The Maritime History of the Great Lakes
Comet (1848)

Also known as:
Mayflower (1851); Comet
Year of Build:
Construction and Ownership
Built at:
Portsmouth, Ontario
Tonnage (gross):
Final Disposition
Final Location:
Nine Mile Point, Lake Ontario, Ontario, Canada
Foundered (Collision)

First Rebuild: Propulsion: Sidewheel Dimensions: 180 x 26 -- -337 tons Rebuilt: in 1861

175x24x10 Owned by J. & L. Platt, Adolphustown Ont.; to Macpherson & Crane 1849; Rome Watertown & Canada Steamboat Line (joint by American railroad and two Canadian forwarders) 1853; owned by several different partnerships thereafter. Built by G. N. Ault ("at Fisher's yard") Portsmouth Ont. and launched 14/06/48. Engines (2) by Ward Foundry, Montreal (from "Shannon"). Usually used on Lake Ontario but frequently to Quebec (even Saguenay and Rimouski) mid 1850's. Stuck on ways when launched, pulled free by "William IV". Trial trip 29/07/48 to Platt estate, Hay Bay Ont. without cabins. Greatly expanded 1850: new cabins on deck and new overall promenade deck. 140' main saloon. Wrecked by boiler explosion 20/04/51 Oswego, 8 killed. Rebuilt 1861 to 180x26x10 (width over paddle boxes 44'). Stranded while running Galops Rapids 02/10/48. Badly damaged 01/12/48 by stranding Highland Creek (near Toronto). Boiler exploded 03/11/49 Toronto, 2 killed. Sunk in collision with schooner "Exchange" 14/05/61 Nine-Mile Point, Lake Ontario.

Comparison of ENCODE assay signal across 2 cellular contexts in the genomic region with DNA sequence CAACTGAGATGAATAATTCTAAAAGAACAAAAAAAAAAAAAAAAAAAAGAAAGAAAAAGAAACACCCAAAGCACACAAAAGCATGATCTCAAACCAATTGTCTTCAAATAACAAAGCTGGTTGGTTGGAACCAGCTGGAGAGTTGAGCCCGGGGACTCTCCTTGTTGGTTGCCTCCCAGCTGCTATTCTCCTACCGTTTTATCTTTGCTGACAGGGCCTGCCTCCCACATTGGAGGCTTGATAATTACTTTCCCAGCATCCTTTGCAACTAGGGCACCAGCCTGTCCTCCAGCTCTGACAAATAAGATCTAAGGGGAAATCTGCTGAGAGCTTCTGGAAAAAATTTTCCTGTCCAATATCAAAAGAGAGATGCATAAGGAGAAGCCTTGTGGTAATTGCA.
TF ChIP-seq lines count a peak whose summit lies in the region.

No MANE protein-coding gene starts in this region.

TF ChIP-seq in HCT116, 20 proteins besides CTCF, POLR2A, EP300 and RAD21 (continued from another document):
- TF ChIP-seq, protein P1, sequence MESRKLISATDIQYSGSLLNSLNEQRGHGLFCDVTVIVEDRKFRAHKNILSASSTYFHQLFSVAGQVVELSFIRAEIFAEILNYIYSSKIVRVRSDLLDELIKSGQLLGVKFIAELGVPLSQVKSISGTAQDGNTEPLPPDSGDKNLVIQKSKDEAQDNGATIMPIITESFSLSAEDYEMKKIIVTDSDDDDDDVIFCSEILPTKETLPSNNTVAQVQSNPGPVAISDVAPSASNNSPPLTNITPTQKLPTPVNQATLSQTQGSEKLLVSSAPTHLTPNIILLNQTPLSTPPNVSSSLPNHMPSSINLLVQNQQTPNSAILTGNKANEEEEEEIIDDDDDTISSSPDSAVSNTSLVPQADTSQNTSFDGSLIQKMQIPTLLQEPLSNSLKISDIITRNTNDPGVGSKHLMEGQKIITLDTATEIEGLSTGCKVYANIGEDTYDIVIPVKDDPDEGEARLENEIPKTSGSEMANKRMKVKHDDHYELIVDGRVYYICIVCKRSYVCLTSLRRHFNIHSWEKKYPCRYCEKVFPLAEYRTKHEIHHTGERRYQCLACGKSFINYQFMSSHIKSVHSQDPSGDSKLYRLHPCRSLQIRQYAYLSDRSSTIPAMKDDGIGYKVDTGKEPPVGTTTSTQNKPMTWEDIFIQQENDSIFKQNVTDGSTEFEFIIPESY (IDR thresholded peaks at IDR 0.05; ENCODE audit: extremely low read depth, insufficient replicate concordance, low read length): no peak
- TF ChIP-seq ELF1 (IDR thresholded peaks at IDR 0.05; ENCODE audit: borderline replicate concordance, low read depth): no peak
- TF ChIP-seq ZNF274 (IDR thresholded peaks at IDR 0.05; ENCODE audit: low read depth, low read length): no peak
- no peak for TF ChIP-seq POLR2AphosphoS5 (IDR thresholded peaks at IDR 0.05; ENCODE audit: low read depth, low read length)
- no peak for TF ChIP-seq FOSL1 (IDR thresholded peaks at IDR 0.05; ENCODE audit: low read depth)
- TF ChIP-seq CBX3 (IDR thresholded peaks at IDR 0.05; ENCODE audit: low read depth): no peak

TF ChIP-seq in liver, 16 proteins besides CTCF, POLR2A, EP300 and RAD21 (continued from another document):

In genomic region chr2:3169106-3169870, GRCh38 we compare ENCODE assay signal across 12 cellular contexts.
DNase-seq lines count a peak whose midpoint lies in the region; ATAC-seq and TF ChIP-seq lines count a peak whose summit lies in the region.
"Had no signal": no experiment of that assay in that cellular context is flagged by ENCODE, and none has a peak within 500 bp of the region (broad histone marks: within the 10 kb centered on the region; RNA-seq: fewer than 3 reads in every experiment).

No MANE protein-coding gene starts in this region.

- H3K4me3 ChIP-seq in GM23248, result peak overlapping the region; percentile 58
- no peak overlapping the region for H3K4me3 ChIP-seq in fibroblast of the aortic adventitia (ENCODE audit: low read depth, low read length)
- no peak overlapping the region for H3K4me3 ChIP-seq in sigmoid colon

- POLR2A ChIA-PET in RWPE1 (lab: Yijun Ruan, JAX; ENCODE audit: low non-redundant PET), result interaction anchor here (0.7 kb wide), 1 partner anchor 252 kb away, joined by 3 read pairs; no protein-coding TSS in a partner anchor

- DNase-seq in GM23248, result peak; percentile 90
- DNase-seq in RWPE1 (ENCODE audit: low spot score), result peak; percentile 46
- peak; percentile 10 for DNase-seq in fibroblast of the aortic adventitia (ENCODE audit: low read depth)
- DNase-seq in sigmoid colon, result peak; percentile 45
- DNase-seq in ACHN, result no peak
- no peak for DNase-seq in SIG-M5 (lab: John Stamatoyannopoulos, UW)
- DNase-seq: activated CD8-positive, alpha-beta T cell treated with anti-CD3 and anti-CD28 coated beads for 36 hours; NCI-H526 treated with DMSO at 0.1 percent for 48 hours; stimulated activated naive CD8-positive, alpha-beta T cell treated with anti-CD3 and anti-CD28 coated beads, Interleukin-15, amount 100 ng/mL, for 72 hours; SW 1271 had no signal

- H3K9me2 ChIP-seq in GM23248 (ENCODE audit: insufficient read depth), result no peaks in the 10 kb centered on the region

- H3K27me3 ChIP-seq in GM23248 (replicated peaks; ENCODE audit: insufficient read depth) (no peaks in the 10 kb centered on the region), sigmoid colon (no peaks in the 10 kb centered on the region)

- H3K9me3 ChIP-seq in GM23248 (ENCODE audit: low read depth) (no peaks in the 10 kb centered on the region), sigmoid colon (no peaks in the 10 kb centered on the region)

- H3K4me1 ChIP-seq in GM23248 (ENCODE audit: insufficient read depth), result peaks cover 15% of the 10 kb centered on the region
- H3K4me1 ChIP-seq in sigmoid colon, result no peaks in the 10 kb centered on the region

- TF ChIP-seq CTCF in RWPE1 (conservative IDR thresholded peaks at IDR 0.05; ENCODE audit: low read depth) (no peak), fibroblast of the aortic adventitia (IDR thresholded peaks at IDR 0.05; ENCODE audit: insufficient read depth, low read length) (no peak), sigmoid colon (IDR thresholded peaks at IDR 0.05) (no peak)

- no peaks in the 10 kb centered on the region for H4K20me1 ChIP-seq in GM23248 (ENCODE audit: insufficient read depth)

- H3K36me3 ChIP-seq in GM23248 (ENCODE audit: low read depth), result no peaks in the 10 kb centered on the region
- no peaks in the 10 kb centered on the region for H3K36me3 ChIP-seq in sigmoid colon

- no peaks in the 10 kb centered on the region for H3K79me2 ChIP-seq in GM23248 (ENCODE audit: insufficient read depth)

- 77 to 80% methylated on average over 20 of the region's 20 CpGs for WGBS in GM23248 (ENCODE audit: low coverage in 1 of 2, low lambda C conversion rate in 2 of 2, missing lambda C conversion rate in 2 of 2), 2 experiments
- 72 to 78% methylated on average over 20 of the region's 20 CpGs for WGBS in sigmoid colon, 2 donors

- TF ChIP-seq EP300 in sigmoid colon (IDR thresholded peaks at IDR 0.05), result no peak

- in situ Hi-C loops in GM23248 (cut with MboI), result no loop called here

Maritime History of the Great Lakes
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Comet (1848)
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Comet (1848)